At the moment, CO2 sequestration is only done in oil wells because increased oil recovery is the only financial incentive. In addition, oil wells are (for now) the only places where pure CO2 can easily be produced. This does not mean you need an oil well to sequester CO2. It can be injected in many types of geological layers where with time it reacts with Mg and Ca to form carbonates. since in the process at least one molecule of CO2 (=1 C atom) is produced for each molecule of ethanol (=two C atoms), this means the 70 billion gallons of produced ethanol would also remove an equivalent af about 35 billion gallons of gasoline out of the air.



Every CO2 molecule from this process is a molecule that would have been liberated into the air very soon anyway, since it is from agricultural wast which would otherwise have been burned, composted or digested by micro-organisms. In addition, every carbon atom used is an atom which has been taken out of the air by the growing plants in the last year.
So, there is a very big difference between coal-to-liquid ethanol and this type of ethanol. As I stated before, there could even be a net sequestration if a sequestration step would be added for the CO2 produced in the process.

Roger Arnold

So what's new about this process that will now make it economical? Acid hydrolysis has been around for a long time, and has never commercially feasible.

Is it the ion exchange process that separates most of the acid from the sugars without diluting the sugars? That, admittedly, sounds pretty cool.


Nearly 30 years ago TVA built a pilot-scale plant to make ethanol from wood chips, using sulfuric acid.

The cost of the acid alone (even with recycling) led them to conclude it would not be economically feasible.

I predict this company (along with all other cellulosic ethanol companies) will be asking for MORE subsidies than corn-based ethanol producers.


Its probably worth pointing out that the output of this plant is only equal to 20,000 litres of gasoline per day.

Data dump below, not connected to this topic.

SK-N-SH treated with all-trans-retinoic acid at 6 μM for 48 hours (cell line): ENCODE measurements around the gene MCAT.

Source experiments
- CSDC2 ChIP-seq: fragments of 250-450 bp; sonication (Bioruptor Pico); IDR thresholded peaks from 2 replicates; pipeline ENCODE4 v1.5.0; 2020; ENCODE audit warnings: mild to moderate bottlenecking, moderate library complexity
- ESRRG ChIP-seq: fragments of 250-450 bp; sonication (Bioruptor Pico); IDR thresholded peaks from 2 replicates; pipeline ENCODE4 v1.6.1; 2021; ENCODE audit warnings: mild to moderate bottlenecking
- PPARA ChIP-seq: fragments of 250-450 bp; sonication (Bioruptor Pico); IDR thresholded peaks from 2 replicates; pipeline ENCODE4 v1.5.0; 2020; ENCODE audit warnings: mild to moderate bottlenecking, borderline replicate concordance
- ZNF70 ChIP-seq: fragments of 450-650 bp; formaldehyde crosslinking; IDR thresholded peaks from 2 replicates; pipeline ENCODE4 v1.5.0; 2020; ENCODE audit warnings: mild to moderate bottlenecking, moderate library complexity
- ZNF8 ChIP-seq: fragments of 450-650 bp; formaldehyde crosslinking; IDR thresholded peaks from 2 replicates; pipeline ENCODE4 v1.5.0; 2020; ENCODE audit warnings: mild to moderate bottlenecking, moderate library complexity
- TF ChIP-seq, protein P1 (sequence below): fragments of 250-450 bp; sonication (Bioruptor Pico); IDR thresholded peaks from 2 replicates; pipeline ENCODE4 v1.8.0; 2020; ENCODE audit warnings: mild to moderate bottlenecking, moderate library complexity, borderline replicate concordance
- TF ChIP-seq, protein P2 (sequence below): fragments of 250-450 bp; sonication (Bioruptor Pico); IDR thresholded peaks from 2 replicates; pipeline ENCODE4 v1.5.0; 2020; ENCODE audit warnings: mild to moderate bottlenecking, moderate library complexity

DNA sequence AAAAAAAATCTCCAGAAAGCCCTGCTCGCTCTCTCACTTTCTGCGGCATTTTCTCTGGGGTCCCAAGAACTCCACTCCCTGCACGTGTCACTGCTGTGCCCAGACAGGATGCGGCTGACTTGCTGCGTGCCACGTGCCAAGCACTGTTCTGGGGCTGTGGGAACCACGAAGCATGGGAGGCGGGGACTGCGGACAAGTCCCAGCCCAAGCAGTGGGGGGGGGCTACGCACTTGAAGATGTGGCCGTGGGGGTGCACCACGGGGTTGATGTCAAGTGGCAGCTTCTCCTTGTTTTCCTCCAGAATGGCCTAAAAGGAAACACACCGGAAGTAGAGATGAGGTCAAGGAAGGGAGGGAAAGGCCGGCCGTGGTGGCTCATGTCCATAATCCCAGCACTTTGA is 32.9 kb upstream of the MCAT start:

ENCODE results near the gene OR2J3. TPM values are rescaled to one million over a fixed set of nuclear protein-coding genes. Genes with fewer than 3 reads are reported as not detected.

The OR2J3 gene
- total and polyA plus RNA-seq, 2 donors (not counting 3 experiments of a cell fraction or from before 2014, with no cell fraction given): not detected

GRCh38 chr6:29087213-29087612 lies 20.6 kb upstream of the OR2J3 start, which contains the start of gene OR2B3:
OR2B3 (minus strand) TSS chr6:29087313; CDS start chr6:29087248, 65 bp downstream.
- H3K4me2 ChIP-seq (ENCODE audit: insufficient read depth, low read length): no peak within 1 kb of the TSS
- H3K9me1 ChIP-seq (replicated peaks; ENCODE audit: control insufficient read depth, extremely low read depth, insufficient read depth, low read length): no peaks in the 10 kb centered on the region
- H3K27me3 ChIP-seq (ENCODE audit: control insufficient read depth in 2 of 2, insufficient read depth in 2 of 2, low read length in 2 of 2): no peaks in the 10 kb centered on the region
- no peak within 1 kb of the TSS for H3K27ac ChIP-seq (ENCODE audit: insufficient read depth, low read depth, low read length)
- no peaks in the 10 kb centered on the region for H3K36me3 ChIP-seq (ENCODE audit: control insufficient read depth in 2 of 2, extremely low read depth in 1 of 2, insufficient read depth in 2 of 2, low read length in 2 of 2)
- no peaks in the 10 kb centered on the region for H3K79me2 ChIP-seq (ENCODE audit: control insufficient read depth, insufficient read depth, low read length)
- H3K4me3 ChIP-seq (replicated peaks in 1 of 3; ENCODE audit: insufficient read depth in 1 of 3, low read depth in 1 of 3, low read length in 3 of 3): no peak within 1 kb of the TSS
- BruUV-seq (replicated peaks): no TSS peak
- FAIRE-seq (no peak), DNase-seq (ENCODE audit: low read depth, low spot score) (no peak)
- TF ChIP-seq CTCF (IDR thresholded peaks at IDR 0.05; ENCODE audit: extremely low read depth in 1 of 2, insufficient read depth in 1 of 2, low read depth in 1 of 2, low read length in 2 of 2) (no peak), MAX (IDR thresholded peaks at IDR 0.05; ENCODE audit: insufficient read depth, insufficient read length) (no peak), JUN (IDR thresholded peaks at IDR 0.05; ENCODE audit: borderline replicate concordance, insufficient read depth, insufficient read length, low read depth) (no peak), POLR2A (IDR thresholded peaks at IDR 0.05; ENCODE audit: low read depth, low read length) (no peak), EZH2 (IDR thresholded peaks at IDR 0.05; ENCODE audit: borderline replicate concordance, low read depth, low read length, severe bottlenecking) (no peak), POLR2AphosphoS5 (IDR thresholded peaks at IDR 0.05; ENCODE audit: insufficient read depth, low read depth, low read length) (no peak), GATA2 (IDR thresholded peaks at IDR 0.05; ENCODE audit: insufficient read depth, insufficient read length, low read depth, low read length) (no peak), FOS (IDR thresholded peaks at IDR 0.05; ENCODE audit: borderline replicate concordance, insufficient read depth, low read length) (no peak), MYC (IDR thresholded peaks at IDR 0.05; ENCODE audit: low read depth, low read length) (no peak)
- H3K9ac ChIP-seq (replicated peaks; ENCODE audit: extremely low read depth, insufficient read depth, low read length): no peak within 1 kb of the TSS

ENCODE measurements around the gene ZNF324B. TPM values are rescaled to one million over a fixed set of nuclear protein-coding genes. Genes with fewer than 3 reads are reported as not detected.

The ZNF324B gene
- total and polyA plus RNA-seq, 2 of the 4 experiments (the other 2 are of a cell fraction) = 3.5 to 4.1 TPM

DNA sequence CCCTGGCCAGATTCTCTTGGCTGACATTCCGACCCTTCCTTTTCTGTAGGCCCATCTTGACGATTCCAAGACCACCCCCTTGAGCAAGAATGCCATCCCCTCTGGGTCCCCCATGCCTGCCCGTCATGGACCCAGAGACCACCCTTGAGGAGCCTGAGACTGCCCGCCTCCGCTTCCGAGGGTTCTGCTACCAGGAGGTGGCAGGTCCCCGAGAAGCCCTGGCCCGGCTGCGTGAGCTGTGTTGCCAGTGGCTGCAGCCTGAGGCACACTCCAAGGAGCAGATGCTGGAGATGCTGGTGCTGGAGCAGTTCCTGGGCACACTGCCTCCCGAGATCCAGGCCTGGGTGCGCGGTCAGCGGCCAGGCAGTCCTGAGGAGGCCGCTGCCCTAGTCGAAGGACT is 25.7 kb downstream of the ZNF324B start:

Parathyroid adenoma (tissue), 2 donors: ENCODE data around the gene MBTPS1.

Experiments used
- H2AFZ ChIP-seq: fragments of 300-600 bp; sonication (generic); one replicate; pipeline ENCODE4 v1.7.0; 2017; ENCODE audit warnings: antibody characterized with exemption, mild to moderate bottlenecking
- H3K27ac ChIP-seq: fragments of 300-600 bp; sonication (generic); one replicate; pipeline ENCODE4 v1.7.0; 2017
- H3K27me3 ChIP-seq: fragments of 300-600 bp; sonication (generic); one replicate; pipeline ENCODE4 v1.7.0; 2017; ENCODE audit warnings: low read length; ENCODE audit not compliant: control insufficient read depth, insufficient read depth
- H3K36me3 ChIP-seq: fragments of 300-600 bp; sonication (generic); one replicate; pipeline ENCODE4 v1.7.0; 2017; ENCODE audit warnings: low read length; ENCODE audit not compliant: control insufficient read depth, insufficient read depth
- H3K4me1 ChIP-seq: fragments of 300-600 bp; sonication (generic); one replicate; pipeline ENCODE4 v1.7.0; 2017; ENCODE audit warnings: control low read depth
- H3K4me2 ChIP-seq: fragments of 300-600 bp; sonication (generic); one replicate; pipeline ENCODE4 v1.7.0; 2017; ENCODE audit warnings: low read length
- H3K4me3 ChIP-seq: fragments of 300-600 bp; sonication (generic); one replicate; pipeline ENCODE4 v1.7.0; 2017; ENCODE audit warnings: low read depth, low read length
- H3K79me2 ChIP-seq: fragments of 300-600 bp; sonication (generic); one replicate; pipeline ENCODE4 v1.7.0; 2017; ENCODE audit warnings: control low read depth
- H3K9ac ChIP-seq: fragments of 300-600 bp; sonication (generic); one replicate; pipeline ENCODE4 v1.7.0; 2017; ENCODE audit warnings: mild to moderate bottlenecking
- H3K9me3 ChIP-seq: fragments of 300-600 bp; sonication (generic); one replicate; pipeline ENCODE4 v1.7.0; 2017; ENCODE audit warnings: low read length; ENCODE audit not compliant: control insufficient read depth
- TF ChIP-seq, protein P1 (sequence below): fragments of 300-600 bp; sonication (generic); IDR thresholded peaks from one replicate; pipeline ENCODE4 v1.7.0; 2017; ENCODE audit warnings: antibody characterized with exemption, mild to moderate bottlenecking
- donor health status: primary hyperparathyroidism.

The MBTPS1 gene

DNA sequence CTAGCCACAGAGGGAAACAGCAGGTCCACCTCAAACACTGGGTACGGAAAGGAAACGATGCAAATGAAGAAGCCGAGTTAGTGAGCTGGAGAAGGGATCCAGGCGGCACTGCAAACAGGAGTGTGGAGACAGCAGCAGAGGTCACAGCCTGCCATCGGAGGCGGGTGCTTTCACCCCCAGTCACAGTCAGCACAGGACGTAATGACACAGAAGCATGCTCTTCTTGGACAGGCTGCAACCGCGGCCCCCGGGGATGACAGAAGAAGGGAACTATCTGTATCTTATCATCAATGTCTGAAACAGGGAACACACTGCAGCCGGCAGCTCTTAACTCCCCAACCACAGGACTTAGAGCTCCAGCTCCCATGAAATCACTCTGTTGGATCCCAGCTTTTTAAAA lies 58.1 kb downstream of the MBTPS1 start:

Thats just one semi-trailer load of gasoline.

So it ain't very big.


Paul Dietz

The cost of the acid alone (even with recycling) led them to conclude it would not be economically feasible.

I predict this company (along with all other cellulosic ethanol companies) will be asking for MORE subsidies than corn-based ethanol producers.

Bill: did you bother to read about their process? One of their significant advances is a technique to recover and reuse most of the acid. IIRC, they recycle 97% of it on each pass.

Also, if gasification of coal becomes widespread, then the market for sulfur will become glutted, and sulfuric acid will become even cheaper.

At the moment, CO2 sequestration is only done in oil wells because increased oil recovery is the only financial incentive.

Actually, there is a large CO2 sequestration project in the North Sea (Sleipner) that injects CO2 separated from natural gas back into an aquifer merely for storage, not for enhanced recovery.


Sure they do - on paper.

Whether they can get that figure in an _operating_ plant is another story, as TVA found out.

They also claim to be able to use C5 sugars, but I've not seen commercially available yeasts (just papers and patents)

>IIRC, they recycle 97% of it on each pass.

Paul Dietz

Sure they do - on paper.

Actually, they used wood chips in the demonstration, not paper. :)

The 97% recovery rate was demonstrated at the Izumi pilot plant in Japan, which went into operation several years ago.